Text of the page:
William Burton, A. B.—This pious minister was born in the city of Winchester, and educated first at Wickham school, then in New College, Oxford, where he was chosen fellow. He was afterwards beneficed in the city of Norwich, where Sir William Perryman, afterwards lord chief baron, a worthy religious person, and a great promoter of christian piety, was his great friend and patron. In 1583, his name is among the Norfolk divines, above sixty in all, who scrupled subscription to Whitgift's three articlcs.f Whether, on account of his nonconformity, he felt the iron hand of the archbishop, by suspension, deprivation, or imprisonment, as was the case with many of his brethren,
we have not been able to learn. His being under the wing of so honourable and worthy a patron, might prove a sufficient protection. One of the same name, and probably the same person, was afterwards a minister in Bristol, then at Rending in Berkshire, and lastly at St. Sepulchre's, London, where he died about November, 1612.# There were two other Mr. William Burtons, both persons of distinguished eminence, who lived about the same time.t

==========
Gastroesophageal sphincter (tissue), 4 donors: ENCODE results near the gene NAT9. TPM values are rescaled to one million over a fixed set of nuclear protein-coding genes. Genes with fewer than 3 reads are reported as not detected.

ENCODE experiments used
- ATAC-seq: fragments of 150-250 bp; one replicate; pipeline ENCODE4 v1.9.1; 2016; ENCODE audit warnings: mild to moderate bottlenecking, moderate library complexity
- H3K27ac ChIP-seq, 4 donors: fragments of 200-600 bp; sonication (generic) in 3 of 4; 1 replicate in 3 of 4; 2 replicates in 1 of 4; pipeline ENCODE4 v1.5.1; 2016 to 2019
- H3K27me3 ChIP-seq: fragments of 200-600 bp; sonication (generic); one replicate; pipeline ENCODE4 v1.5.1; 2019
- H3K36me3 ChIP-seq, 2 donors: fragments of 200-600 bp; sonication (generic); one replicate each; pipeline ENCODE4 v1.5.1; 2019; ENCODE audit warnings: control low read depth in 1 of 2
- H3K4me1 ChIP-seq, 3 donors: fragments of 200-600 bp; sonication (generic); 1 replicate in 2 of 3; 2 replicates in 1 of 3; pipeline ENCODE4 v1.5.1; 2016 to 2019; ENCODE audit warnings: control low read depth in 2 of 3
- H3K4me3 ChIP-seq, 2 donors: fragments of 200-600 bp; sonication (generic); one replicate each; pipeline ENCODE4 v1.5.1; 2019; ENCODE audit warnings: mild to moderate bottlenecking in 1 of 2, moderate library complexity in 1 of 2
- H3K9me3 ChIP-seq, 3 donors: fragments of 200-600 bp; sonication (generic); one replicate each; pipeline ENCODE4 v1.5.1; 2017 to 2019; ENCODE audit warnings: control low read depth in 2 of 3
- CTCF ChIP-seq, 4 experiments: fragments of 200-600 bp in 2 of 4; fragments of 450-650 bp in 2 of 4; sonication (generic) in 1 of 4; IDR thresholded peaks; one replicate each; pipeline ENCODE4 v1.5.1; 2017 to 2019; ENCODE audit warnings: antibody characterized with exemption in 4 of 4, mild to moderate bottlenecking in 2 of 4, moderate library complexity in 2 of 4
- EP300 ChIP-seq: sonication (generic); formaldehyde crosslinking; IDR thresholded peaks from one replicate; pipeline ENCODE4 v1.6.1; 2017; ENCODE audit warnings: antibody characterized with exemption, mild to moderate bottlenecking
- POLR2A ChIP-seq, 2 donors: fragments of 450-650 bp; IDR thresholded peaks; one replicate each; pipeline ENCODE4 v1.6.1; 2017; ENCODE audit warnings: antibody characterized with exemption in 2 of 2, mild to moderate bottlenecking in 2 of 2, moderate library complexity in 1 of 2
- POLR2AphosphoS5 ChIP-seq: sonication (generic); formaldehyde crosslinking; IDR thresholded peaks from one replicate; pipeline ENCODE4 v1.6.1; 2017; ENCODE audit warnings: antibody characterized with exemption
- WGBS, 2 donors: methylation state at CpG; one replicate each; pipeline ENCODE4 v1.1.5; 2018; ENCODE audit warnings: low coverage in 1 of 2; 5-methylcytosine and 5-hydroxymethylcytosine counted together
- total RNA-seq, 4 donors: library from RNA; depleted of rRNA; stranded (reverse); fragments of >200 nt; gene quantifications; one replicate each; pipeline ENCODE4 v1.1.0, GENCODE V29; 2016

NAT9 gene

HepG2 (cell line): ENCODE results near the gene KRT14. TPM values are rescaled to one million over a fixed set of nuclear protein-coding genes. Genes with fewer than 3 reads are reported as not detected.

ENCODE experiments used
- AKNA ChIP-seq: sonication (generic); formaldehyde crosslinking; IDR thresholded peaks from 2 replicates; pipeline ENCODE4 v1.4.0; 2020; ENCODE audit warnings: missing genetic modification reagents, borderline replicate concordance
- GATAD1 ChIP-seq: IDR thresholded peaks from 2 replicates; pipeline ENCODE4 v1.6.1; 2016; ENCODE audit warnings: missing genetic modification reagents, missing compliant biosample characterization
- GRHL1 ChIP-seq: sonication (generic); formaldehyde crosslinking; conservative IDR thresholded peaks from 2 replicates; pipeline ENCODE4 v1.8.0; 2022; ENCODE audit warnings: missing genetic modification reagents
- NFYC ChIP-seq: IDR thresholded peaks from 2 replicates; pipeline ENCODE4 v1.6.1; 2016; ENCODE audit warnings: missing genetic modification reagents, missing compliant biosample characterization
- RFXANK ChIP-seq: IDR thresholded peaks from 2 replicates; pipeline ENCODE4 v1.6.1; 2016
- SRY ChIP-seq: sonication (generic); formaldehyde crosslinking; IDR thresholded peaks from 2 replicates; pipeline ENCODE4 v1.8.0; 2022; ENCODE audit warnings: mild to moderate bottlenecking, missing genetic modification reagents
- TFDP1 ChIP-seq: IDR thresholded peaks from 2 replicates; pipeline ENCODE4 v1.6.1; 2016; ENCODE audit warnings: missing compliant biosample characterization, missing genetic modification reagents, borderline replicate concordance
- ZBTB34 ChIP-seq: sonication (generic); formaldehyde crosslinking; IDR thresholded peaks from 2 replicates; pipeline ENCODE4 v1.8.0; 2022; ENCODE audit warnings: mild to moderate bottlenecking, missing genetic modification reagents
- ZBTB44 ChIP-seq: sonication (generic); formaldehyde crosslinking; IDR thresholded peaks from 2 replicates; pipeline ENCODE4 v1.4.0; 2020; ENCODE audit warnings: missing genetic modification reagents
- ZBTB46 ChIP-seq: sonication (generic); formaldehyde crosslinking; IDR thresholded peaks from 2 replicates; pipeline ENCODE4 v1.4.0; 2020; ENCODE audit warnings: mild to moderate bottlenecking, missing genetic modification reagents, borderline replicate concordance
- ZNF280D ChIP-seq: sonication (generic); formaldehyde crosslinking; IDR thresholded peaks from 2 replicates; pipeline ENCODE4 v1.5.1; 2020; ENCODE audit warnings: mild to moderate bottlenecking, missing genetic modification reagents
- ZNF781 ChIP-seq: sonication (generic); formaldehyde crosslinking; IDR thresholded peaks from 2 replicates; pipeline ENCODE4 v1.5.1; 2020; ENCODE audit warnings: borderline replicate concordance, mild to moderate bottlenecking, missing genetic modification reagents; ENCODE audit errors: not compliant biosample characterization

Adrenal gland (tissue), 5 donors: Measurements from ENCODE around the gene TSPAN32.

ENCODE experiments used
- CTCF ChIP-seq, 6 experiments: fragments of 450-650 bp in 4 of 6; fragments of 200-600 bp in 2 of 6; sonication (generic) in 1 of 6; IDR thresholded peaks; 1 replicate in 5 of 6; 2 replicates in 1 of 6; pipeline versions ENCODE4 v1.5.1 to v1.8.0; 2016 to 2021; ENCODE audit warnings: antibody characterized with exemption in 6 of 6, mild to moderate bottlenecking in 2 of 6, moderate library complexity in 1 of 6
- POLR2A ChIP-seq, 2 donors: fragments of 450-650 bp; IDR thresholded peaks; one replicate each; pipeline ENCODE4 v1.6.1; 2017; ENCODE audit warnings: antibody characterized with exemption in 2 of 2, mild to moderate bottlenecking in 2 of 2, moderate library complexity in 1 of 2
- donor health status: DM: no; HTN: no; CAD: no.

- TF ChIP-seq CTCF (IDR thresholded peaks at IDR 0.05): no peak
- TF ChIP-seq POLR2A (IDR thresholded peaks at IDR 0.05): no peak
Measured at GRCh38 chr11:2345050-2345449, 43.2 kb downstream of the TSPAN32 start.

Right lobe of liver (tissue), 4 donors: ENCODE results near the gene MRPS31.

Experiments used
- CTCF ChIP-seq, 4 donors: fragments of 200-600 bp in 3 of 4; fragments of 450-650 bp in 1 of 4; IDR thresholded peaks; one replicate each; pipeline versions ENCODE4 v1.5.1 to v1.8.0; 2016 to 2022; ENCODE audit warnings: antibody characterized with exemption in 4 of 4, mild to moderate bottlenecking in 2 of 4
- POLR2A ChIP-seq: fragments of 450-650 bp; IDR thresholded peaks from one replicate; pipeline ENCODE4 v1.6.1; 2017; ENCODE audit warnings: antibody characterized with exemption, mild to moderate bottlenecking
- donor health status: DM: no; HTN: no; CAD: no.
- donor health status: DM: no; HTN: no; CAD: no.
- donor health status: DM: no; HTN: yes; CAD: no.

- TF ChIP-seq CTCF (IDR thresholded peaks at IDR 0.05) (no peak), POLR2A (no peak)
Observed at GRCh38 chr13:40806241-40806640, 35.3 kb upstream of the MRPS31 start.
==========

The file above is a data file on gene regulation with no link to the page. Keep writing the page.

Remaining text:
His Works.—I. A Sermon preached at Norwich, on Jcr. iii. 14., 1589.—2. A Catechism containing certain Questions and Answers concerning the Knowledge of God, and the right use of the Law,
1591. —3. David's Evidence; or, the Assurance of God's Love,
1592. —4. A Caveat for Sureties, 1593.—5. Exposition of the Lord's Prayer, drawn into Questions and Answers, 1594.—6. The Rousing of the Sluggard, 1595.—7. Conclusions of Peace between God and Man, containing comfortable Meditations for the Children of God, 1595.—8. Sermons on the Church's I-nvc to Christ her Husband, 1595. —9. David's Thanksgiving for the Arraignment of the Man of Earth, 1598.—10. Ten Sermons on Matt. v. 3, 4., 1602.—11. The Anatomy of Belial, 1C02.—12. Certain Questions and Answers concerning the Attributes of God, 1602.—13. Questions and Answers concerning the right use of the Law of God, 1602.—14. An Abstract of the Doctrine of the Sabbath, briefly, yet fully and plainly set forth, 1606.